Author Archives: Ryan Klenk

Sprint 3 Retrospective

Sprint 3 is now completed and it is time for the final retrospective. Although this sprint was shorter than the others, my team and I made good progress on our substem. With two other sprints under our belts, my team was able to complete what we needed to so everything would be wrapped up and ready for next year’s class to work on it.

A change we made that helped the team was breaking down our issues better as well as working together to tackle those issues. Our goal for this sprint was to have a completely working test so we broke down the process of creating the test into several issues. With everyone working together on the code, we were able to get through each issue quicker than we would have as individuals. We still faced challenges but being able to rely on the other members of the group was a big help.

Something that my team could improve on is understanding docker and using the servers. The most difficult problem we encountered was counting with the server. Our first few issues were not too difficult and we were able to solve them relatively quickly but getting the test to run automatically by connecting to the back-end server was difficult. We first ran into issues just connecting, then we had issues with the server timing out. We relied heavily on the guest info system group for help with this. Docker and the severs are a huge piece of this project so a better understanding of how to get everything working would have been a huge help to the team.

In this sprint, we only worked on the backend since our object was to get an automated test up and running. Our issues were mostly worked on as a group. The following are the issues that I was involved with for this sprint:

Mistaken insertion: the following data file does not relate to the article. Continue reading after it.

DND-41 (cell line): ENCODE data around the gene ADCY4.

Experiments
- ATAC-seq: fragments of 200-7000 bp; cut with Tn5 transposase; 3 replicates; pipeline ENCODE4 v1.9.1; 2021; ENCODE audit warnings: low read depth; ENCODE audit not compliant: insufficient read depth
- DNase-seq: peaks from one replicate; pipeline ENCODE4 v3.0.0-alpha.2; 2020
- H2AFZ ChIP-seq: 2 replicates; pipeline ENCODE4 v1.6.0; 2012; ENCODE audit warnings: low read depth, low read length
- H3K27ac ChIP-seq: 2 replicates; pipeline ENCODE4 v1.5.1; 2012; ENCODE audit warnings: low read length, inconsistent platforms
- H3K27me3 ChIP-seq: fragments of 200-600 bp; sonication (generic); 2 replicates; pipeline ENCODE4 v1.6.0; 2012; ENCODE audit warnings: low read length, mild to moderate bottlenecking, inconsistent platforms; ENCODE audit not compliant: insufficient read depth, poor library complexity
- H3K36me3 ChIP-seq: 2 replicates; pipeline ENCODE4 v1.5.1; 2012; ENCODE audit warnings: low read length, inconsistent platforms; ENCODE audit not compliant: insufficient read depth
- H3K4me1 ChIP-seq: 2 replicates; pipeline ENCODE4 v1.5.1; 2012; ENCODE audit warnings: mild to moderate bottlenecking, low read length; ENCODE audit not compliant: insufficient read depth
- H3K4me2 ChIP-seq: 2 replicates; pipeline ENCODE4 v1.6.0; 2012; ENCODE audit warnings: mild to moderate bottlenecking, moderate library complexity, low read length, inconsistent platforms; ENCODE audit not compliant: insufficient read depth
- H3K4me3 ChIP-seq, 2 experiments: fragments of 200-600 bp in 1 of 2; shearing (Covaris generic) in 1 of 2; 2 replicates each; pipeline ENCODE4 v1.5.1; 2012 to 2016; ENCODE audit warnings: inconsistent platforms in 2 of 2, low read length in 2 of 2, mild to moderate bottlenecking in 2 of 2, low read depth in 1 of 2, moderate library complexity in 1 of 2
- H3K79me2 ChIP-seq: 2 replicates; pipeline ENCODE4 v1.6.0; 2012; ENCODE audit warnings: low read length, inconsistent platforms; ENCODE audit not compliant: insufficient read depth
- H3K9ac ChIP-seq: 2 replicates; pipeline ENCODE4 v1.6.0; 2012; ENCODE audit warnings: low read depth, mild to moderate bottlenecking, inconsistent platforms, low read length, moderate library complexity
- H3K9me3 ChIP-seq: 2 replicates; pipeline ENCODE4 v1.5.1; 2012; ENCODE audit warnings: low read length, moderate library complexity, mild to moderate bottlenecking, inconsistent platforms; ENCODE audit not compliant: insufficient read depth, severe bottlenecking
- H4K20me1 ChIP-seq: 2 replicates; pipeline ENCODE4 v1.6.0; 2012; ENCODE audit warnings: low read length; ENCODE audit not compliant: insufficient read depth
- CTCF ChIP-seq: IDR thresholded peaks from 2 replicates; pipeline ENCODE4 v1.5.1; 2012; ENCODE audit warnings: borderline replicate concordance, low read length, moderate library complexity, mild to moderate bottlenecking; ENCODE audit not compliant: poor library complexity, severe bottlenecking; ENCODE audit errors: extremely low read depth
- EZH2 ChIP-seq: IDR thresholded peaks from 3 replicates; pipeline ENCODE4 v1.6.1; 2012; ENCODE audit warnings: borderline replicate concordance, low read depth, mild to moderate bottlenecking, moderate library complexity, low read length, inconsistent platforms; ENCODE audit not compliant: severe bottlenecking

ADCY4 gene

One of the easier issues we had was reviewing the current API:

Creating the getInventory manual test was another one of our issues:

Another issue we worked on was fixing the get inventory returning a string bug:

As an individual, I believe I could improve by working on my collaboration. Even though my team asked for help, I personally did not. During this sprint, I relied on my teams to go and ask questions to the other groups. I think as an individual I could take more responsibility when it comes to collaborating with other teams.

I think sprint 3 was another positive experience for the team. We continued to adapt and make the changes we needed to that we talked about from our previous sprints. This allowed us to better ourselves as developers and get through the issues we decided to work on. Even though this is the end of time together working on LibreFoodPantry, we will take the lessons we learned with us as we start our careers. 

From the blog CS@Worcester – Ryan Klenk's Blog by Ryan Klenk and used with permission of the author. All other rights reserved by the author.

Sprint 2 Retrospective

Now that sprint 2 is completed it is time for another retrospective. My team implemented some of the changes mentioned in our sprint 1 retrospective and I believe they were good for us. After completing sprint 2 we found some things we could improve in order for sprint 3 to be more successful.

Something that worked well for us was changing up who worked on what. We took the problem we identified in our first sprint and came up with a solution. In sprint 1 each team member only worked on a single project within our front end for all the issues. Doing this did not allow our team to become diverse and adaptable when we only stuck to one thing. For this sprint, we made sure to change our roles which was a positive for the team. Everyone got to work on something new instead of sticking with the same project they worked on in sprint 1.